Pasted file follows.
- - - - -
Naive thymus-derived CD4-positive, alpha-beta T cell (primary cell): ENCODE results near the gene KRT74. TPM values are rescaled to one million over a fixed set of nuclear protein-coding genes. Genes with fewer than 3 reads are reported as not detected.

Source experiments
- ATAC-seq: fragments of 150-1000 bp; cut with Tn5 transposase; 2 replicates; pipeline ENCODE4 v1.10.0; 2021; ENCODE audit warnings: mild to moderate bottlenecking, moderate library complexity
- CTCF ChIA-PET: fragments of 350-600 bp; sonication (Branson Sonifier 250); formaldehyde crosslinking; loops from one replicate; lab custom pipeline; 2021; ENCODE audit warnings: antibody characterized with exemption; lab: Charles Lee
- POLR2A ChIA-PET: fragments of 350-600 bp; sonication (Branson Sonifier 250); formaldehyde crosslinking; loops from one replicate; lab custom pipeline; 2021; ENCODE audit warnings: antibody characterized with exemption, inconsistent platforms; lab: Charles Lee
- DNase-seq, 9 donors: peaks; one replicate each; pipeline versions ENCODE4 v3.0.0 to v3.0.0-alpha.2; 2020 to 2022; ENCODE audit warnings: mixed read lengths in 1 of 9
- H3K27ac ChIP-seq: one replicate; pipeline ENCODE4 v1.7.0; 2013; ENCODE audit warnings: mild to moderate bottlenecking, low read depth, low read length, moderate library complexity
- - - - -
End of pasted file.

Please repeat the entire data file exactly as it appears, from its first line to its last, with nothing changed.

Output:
Naive thymus-derived CD4-positive, alpha-beta T cell (primary cell): ENCODE results near the gene KRT74. TPM values are rescaled to one million over a fixed set of nuclear protein-coding genes. Genes with fewer than 3 reads are reported as not detected.

Source experiments
- ATAC-seq: fragments of 150-1000 bp; cut with Tn5 transposase; 2 replicates; pipeline ENCODE4 v1.10.0; 2021; ENCODE audit warnings: mild to moderate bottlenecking, moderate library complexity
- CTCF ChIA-PET: fragments of 350-600 bp; sonication (Branson Sonifier 250); formaldehyde crosslinking; loops from one replicate; lab custom pipeline; 2021; ENCODE audit warnings: antibody characterized with exemption; lab: Charles Lee
- POLR2A ChIA-PET: fragments of 350-600 bp; sonication (Branson Sonifier 250); formaldehyde crosslinking; loops from one replicate; lab custom pipeline; 2021; ENCODE audit warnings: antibody characterized with exemption, inconsistent platforms; lab: Charles Lee
- DNase-seq, 9 donors: peaks; one replicate each; pipeline versions ENCODE4 v3.0.0 to v3.0.0-alpha.2; 2020 to 2022; ENCODE audit warnings: mixed read lengths in 1 of 9
- H3K27ac ChIP-seq: one replicate; pipeline ENCODE4 v1.7.0; 2013; ENCODE audit warnings: mild to moderate bottlenecking, low read depth, low read length, moderate library complexity